Declaration of Independence

We hold these truths to be self-evident, that all men are created equal, that they are endowed by their Creator with certain unalienable Rights, that among these are Life, Liberty and the pursuit of Happiness. - That to secure these rights, Governments are instituted among Men, deriving their just powers from the consent of the governed.

Wednesday, April 4, 2012

Lucy Webb Hayes

                    Lucy Webb was born in a small frame house  on August 28, 1831, in Chillicothe, Ohio.  She was the third child of Dr. James and Maria Cook Webb.  Lucy descended from seven veterans of the American Revolution.  Her father passed away when she was just a child.

                    Lucy met Rutherford B. Hayes in 1847 and later that same year enrolled at Wesleyan Women's College (now Ohio Wesleyan University).  She graduated with the class of 1850.  Hayes was practicing law in Cincinnati by the time Lucy graduated, and he proposed in June 1851.

                    Rutherford was 30 years old and Lucy was 21 years old when they married on December 30, 1852, at the Cincinnati, Ohio, home of the bride's mother.  The wedding was performed by Dr. L.D. McCabe of Delaware, and the newlyweds honeymooned at the home of the groom's sister and brother-in-law in Columbus, Ohio.

                    Lucy and Rutherford became parents of eight children, with four sons and one daughter living to maturity.
 1) Sardis Birchard Hayes (1853-1926; known as "Birchard Austin"; lawyer):  He was born in Cincinnati, and graduated from Cornell University in 1874 and Harvard Law School in 1877.  He settled in Toledo, Ohio, and was a prosperous real estate and tax attorney.
2) James Webb Cook Hayes (1856-1934; businessman, soldier):  He was born in Cincinnati and graduated from Cornell University, after which he became presidential secretary to his father.  In later years he helped to start a small business that grew into Union Carbide.  He was commissioned a major and served in Cuba, Puerto Rico, and the Philippines during the Spanish-American War.)
3) Rutherford Platt Hayes (1858-1931; library official):  He was born in Cincinnati, attended the University of Michigan, graduated from Cornell University in 1880, and did post-graduate work at Boston Institute of Technology. Although he worked for a time as a bank clerk in Fremont, Ohio, he devoted his life to promoting libraries.  He was also instrumental in developing Asheville, North Carolina, into a health and tourist resort.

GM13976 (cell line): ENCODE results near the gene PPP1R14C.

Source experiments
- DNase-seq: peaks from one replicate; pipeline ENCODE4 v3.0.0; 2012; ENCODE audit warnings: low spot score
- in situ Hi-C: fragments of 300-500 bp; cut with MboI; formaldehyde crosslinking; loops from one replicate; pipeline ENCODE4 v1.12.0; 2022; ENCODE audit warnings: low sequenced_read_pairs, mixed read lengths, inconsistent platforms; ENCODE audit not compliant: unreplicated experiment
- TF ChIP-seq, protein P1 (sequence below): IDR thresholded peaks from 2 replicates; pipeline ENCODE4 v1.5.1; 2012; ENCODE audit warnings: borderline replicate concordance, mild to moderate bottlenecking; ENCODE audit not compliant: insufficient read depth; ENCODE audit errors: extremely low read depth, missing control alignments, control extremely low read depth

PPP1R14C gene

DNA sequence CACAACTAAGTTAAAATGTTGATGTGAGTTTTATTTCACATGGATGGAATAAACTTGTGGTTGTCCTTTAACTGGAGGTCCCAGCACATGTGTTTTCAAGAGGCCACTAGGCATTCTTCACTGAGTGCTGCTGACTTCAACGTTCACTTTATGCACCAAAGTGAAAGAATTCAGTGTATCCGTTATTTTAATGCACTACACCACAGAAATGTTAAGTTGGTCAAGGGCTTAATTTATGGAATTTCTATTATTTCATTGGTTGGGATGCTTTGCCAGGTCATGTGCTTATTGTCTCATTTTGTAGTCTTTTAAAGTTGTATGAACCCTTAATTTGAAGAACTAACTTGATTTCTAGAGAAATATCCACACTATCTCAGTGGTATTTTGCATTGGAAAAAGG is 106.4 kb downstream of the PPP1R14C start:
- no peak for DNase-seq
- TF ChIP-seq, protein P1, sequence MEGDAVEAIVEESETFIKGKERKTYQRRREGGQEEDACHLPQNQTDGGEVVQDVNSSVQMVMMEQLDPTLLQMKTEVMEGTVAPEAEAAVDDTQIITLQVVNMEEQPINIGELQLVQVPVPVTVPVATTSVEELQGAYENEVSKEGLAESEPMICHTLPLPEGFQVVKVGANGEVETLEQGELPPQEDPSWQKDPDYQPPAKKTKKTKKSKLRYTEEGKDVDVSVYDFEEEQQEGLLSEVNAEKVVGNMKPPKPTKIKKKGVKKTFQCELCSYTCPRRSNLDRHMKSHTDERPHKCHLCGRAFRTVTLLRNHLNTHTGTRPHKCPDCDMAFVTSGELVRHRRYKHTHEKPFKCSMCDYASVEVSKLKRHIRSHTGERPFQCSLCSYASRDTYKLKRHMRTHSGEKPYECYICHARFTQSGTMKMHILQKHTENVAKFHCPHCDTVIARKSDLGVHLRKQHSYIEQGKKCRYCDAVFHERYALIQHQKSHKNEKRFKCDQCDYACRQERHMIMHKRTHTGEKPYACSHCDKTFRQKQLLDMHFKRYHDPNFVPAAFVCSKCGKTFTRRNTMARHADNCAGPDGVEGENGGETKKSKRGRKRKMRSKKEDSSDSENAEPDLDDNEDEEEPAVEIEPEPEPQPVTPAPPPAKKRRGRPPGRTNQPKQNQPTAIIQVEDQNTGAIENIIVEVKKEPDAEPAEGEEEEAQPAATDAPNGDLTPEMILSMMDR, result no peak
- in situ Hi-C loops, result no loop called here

4) Joseph Thompson Hayes (1861-1863).
5) George Crook Hayes (1864-1866).
6) Frances Hayes-Smith (1867-1950; known as "Fanny"):  Born in Cincinnati, she was educated at a private girls' school in Farmington, Connecticut.  In 1897 she married Ensign Harry Eaton Smith of Fremont, Ohio, later an instructor at the U.S. Naval Academy.
7) Scott Russell Hayes (1871-1923; businessman):  He was born in Cincinnati and was still a youngster while his father was President.  When he was six, he and his sister played host to other Washington-area children in the first Easter egg roll conducted on the White House lawn.  He became an executive with railroad service companies in New York City.
8) Manning Force Hayes (1873-1874).

                    Mrs. Hayes was the first First Lady to graduate from college.  She was also the first presidential wife to be referred to by the press as the First Lady.

                    Lucy was known for her kindness, great moral courage, and earnest religious convictions, and she staunchly supported the temperance movement.  There is some question about who was responsible for the decision to not serve alcohol in the White House.  One source reports that President Hayes banned alcohol from the White House, and other sources say that Mrs. Hayes discouraged the use of alcohol.  I suppose we can say that Mrs. Hayes was known for her zeal for temperance and supported her husband's ban.  The Hayes served no alcohol at state functions except for the wine that was served at the reception for Grand Duke Alexei Alexandrovich of Russia in 1877.  The lack of alcohol apparently didn't effect the official receptions because the social functions at the White House were considered to be popular.  Historians bestowed the derisive title of "Lemonade Lucy" upon Mrs. Hayes even though no one referred to her by that nickname while she lived.  A full-length portrait of Lucy hangs in the White House, being commissioned by the Women's Christian Temperance Union in gratitude for her policy about alcohol.

                    Mrs. Hayes was a vigorous opponent of slavery and contributed greatly to her husband's decision to abandon the Whig Party and move to the antislavery Republican Party.  She visited her husband in the field during the American Civil War and helped to establish the state Home for Soldier's Orphans at Xenia, Ohio, while he was governor of Ohio

                    Lucy was a devout Methodist and joined her husband in saying prayers before breakfast and hosting cabinet and congressmen on Sunday evenings to sing hymns.

                    President and Mrs. Hayes celebrated their twenty-fifth wedding anniversary while living in the White House and took this opportunity to renew their marriage vows in a ceremony there.  Many of the same guests who attended the original marriage ceremony in Cincinnati were in attendance at the renewal event.

                    The Hayes family left the White House in 1881 and moved to Spiegel Grove in Fremont, Ohio.  Lucy died of a stroke on June 25, 1889, and was buried at Spiegel Grove.  Flags across the United States were lowered to half-staff in honor of the "most idolized woman in America." 

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